The nine secrets of high capital growth properties
Why do some dwellings go up in value faster than others? Andrew Nicol of Opes Partners says there are nine principles that make it more likely your property will appreciate in value.
9 March 2022
With house prices skyrocketing, it can feel like you could buy any property and do well over the long term.
But not all properties go up in value at the same rate.
Some properties will see their values explode, while others will appreciate more slowly. So, what factors can you look out for so you can snag a property with a high capital growth rate?
Here are my nine principles of capital growth.
1. Buy close to the city centre
Look at this map of suburbs within Auckland, along with their capital growth rates. The suburbs on the inner-city fringe have tended to appreciate more quickly than suburbs further away from the city centre.
For instance, suburbs like Ponsonby, St Mary’s Bay and Point Chevalier have grown faster than suburbs 40 minutes south of the city centre like Pukekohe.
2. Apartments grow more slowly
Over time, apartments have tended to get a lower capital growth rate than the likes of houses and townhouses.
Over the 20 years from September 2001 to September 2021, Wellington City apartments increased at a rate of 5.08 per cent a year. That compares to 8.22 per cent a year for all other types of dwellings.
But the trend doesn’t only hold for the country’s capital.
In Auckland over the same period, apartments grew at 4.79 per cent. That’s significantly slower than the 9.09 per cent all other dwellings grew at per year.
And in Christchurch, dwellings grew at 7.79 per cent annually, while apartments chugged along at 6.20 per cent per year.
3. Sections over 50 square metres
Many Kiwis think that the bigger the size of land, the higher the capital growth. That’s not true.
But data has shown that smaller sections – those with 50 square metres or less – tended to grow in value more slowly than those with more than 50 square metres of land.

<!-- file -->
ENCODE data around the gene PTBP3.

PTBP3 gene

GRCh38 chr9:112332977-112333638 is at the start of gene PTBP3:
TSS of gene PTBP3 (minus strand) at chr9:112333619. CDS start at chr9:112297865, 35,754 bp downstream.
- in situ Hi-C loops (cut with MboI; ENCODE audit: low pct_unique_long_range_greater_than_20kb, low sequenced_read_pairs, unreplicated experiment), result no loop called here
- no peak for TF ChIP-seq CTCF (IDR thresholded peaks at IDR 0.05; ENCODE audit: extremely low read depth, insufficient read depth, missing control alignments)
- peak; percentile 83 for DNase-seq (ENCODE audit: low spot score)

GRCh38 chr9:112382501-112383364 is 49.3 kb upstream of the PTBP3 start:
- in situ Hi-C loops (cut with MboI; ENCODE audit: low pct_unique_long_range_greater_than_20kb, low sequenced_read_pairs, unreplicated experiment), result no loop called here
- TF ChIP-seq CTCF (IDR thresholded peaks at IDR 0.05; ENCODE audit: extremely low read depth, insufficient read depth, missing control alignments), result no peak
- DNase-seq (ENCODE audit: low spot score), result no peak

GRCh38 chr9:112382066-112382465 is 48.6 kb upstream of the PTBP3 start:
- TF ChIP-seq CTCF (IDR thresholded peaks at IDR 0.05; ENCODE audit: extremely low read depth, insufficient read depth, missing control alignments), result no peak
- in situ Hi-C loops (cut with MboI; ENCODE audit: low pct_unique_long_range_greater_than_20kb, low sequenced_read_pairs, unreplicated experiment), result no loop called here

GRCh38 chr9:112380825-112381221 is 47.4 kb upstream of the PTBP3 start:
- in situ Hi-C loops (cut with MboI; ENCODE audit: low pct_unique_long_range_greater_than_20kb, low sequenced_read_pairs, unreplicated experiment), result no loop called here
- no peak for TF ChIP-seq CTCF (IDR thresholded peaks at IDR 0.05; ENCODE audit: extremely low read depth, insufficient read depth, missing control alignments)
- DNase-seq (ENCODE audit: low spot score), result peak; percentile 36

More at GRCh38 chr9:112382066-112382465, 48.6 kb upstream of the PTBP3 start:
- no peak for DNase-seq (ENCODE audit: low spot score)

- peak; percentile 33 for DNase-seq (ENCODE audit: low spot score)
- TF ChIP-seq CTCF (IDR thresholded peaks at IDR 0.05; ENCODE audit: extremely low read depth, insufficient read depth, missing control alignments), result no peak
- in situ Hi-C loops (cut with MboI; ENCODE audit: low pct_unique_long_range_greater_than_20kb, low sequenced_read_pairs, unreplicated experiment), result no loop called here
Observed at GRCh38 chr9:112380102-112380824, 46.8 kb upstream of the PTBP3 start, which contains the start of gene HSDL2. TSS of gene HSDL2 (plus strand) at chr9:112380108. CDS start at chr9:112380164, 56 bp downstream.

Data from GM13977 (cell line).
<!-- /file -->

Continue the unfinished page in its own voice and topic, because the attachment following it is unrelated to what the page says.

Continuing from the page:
4. Two bedrooms or more
When looking at capital growth across the number of bedrooms, one-bedroom properties consistently get less capital growth than those properties with more than one bedroom.
This trend was consistent across apartments, townhouses, and houses in New Zealand’s three main cities – Auckland, Wellington, and Christchurch. There’s no consistent trend for properties with two bedrooms and above.
5. Higher end suburbs
While not true all the time, house prices have tended to appreciate more quickly in higher-end neighbourhoods compared to lower socio-economic suburbs.
In Auckland, suburbs like Orakei, Mt Eden, Grey Lynn and Herne Bay are all higher-income suburbs that are also in the top 10 per cent of areas for capital growth.
Similarly, in Christchurch, wealthy parts of town like Sumner, Merivale, Fendalton and Strowan all feature in the top 20 per cent of areas for capital growth in the Garden City.
6. New infrastructure
In my experience, suburbs that are close to new infrastructure projects tend to experience a mini-bump in house prices once that infrastructure is completed and open.
A new motorway that cuts down on commuting time makes an otherwise remote suburb more accessible. This can increase the demand for house prices in these areas in the short term as the markets equalise.
7. Higher population growth
When a town’s population increases rapidly, so does its demand for housing. Housing supply takes time to catch up. So, a fast-growing population tends to push prices up faster than would otherwise be the case.
That doesn’t mean that areas with a declining population like Ruapehu or Kawerau will see their house prices decline. Just that there will be less impetus for that rapid capital growth to occur.
8. Don’t overpay
Say you pay NZ$100,000 more for a property than its market value.
Naturally, the capital growth you get on the investment property will be smaller than if you paid the fair market rate.
So, if you get a good deal on a property, you are in a better position to get capital growth than a property you overpaid for.
9. The right place in the cycle
Each region in New Zealand operates within its own property market. And each property market has its own property cycle.
Sometimes Palmerston North might be booming, while Taranaki is quiet. In other times Taupo house prices might be rising quickly while those in Invercargill stay stagnant.
Generally speaking, if an area’s housing market has been flat for eight to ten years, there’s a good chance it could be positioned for growth in the future, especially if neighbouring regions have already taken off.
Right now, the areas looking most ‘undervalued’ and in an opportune part of their property cycle are Canterbury, Auckland, Marlborough, and parts of Taranaki.
You’re not going to find a property with all nine factors
You’ll never find one property that has all nine of the factors mentioned in this list. After all, neither unicorns nor unicorn properties exist.
The key message is to look out for as many of the factors as you can. This means that you’ll at least have a framework to assess whether one property is likely to increase at a faster rate than another.
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